The International Cricket Council has stripped Pakistan of hosting rights for the 2011 World Cup because of the 'uncertain security situation' in the country.
Last month, seven Pakistanis were killed and six Sri Lanka players were injured during an armed attack on their team bus as they travelled to a test match in Lahore.
Pakistan were due to co-host the event with India, Bangladesh and Sri Lanka. The ICC said it would press ahead with the matches in the three remaining countries.
Asked if Pakistan would host international tournaments in the near future, ICC president David Morgan said it was highly unlikely that there would be security clearance between now and the start date in 2011.
Pakistan cricket officials and former captains expressed shock and criticised the ICC for acting in haste.
Pakistan Cricket Board director general Javed Miandad, a former test captain, said ICC members should have shown "a little patience" given the World Cup is some time away.
The ICC has agreed to review security at international matches following the ambush of the Sri Lankan team in Lahore.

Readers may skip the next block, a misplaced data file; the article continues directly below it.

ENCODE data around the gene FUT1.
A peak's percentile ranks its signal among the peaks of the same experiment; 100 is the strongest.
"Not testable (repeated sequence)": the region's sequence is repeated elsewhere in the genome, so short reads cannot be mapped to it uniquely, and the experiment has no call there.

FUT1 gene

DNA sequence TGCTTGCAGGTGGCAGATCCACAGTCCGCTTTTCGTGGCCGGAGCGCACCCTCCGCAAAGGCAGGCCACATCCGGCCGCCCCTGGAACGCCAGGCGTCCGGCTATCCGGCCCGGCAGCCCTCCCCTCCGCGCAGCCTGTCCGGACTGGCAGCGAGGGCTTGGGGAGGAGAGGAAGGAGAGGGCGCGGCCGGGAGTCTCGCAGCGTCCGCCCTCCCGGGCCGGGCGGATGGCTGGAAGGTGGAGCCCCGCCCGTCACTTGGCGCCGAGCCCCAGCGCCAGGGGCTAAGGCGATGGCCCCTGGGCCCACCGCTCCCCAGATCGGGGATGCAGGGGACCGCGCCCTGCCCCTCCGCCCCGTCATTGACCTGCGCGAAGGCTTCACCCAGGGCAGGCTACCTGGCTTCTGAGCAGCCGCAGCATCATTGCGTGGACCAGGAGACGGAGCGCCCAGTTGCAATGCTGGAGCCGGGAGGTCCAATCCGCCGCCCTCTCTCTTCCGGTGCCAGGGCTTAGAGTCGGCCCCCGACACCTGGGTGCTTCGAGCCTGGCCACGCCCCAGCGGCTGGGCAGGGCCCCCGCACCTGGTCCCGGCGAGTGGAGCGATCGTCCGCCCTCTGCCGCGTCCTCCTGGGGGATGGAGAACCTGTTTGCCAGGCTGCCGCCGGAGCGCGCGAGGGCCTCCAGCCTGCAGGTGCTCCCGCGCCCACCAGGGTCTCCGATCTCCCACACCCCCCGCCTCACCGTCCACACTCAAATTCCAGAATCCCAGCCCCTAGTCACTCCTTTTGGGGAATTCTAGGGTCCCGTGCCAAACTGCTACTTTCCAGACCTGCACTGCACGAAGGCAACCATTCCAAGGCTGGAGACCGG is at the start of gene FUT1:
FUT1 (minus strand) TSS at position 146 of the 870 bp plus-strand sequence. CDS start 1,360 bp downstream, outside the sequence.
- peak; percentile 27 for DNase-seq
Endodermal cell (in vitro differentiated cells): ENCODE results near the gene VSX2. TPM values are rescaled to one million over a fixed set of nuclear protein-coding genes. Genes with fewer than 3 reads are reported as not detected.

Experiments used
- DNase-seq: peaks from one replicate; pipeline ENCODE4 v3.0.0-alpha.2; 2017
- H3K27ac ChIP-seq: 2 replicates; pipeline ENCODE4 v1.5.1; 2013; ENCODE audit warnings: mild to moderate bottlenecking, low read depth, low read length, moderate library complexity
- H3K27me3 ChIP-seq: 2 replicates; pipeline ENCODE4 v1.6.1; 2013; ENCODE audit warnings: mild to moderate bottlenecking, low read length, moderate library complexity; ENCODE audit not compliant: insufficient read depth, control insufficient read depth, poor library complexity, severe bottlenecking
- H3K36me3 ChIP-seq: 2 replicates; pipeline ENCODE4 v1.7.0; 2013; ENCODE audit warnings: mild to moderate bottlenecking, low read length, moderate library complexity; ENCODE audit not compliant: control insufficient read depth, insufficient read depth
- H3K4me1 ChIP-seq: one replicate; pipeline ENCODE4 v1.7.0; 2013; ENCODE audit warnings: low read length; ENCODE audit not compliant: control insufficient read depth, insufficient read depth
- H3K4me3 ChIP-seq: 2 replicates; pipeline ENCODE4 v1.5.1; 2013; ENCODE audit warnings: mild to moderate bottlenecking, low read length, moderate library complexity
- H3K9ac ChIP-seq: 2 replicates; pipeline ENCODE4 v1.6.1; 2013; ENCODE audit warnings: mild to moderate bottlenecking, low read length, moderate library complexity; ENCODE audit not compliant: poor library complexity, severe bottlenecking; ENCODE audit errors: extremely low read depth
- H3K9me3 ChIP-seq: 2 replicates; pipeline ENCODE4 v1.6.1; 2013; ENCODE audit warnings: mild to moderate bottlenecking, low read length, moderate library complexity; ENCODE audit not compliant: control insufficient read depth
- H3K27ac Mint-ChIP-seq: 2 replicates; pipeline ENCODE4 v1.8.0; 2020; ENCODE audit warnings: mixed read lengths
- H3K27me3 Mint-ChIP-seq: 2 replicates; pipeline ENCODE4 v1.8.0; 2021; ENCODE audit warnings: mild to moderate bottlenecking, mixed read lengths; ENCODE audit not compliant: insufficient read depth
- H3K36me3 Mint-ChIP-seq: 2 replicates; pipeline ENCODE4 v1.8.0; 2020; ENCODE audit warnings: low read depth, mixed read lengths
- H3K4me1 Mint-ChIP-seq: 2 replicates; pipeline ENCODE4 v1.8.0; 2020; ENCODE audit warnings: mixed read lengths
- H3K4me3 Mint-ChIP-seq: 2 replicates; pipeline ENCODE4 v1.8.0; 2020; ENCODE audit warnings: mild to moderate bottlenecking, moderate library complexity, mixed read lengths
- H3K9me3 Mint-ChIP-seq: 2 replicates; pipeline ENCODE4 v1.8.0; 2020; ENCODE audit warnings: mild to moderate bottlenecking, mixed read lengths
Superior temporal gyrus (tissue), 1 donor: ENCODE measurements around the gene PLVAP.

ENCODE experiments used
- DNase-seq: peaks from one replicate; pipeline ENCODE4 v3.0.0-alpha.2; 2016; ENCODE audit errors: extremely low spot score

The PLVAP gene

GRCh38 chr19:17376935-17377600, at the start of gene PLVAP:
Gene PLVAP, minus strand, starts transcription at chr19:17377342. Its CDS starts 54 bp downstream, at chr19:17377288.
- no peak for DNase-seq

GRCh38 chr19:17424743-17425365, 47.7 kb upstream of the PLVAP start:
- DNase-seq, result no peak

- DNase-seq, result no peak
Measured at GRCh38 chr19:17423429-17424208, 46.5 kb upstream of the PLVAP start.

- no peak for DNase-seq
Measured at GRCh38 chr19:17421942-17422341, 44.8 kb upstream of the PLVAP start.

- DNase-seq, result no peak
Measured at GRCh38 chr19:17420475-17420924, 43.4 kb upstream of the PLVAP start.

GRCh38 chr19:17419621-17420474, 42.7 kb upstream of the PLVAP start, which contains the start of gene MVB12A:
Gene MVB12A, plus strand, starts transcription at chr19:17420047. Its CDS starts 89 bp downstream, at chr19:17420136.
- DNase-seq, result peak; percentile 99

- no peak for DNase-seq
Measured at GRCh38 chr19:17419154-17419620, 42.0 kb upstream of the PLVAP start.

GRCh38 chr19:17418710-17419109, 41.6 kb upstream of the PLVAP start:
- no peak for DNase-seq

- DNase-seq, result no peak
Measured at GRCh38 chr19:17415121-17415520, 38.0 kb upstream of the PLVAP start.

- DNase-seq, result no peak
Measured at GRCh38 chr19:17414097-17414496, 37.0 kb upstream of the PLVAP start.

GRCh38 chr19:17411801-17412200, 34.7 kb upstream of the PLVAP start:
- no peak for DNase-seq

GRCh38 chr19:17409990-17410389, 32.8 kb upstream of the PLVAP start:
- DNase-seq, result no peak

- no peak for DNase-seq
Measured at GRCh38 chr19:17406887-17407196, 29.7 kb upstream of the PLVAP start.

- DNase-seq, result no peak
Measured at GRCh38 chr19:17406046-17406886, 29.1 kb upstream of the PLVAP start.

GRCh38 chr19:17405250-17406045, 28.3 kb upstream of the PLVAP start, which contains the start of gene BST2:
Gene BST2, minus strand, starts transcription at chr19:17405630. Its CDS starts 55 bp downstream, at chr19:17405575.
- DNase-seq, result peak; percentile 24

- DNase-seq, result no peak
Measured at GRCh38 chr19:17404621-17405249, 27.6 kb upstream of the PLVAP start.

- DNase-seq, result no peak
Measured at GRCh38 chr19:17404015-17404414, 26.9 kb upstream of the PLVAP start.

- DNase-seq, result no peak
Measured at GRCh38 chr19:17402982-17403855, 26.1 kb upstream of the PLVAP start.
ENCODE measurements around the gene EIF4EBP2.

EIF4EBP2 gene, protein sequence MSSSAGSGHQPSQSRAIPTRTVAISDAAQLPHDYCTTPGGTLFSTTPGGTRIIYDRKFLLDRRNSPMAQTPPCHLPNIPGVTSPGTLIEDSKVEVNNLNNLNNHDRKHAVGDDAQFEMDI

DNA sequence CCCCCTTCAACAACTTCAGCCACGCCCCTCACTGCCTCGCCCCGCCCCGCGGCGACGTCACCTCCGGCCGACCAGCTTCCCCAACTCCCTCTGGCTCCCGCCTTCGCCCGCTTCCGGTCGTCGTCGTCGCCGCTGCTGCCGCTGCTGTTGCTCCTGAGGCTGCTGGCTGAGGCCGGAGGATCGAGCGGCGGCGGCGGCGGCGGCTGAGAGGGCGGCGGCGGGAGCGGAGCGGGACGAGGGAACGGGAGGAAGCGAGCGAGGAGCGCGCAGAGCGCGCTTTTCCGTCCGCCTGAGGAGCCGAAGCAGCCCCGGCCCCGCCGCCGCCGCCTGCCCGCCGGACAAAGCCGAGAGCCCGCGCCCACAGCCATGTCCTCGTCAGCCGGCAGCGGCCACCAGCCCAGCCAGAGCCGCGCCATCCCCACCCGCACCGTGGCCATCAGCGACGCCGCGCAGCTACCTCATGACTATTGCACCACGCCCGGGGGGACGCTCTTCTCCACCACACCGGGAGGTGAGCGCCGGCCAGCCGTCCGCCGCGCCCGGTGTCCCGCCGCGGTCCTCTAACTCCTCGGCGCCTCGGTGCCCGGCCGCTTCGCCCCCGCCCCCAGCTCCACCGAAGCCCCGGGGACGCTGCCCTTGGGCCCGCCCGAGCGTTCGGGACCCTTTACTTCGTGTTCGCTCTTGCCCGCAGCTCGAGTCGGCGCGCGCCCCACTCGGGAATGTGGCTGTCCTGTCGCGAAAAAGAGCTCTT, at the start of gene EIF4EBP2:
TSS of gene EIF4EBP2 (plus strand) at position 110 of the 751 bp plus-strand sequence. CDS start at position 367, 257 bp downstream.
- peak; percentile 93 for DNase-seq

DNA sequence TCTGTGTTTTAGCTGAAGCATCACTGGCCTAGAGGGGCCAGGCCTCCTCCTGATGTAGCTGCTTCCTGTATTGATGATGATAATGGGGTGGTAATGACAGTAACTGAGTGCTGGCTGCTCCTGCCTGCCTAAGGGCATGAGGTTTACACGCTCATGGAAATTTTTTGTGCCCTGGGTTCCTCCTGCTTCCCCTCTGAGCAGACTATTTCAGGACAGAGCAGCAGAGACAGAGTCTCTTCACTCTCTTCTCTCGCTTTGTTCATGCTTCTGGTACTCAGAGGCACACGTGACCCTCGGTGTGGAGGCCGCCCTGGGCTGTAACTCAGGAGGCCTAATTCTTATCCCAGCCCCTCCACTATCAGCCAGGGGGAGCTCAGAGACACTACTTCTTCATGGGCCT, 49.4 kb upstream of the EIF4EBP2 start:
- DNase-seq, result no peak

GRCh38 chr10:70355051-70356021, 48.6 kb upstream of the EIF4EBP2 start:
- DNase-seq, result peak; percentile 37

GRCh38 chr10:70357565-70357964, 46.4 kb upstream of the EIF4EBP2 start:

Lord Condon, the chairman of the ICC's anti-corruption and security unit, will lead a task force team, which will include ICC chief executive Haroon Lorgat and ICC directors Jack Clarke and Shashank Manohar.
Mr Lorgat says the review will include an assessment of whether current protocols employed by their members are adequate and, if they are not, what can be done to improve them.
The ICC executive board also agreed that other sports security arrangements should be consulted.
Meanwhile, Zimbabwe cricket was told their hopes of a return to Test match status will depend on improvements in its domestic structure.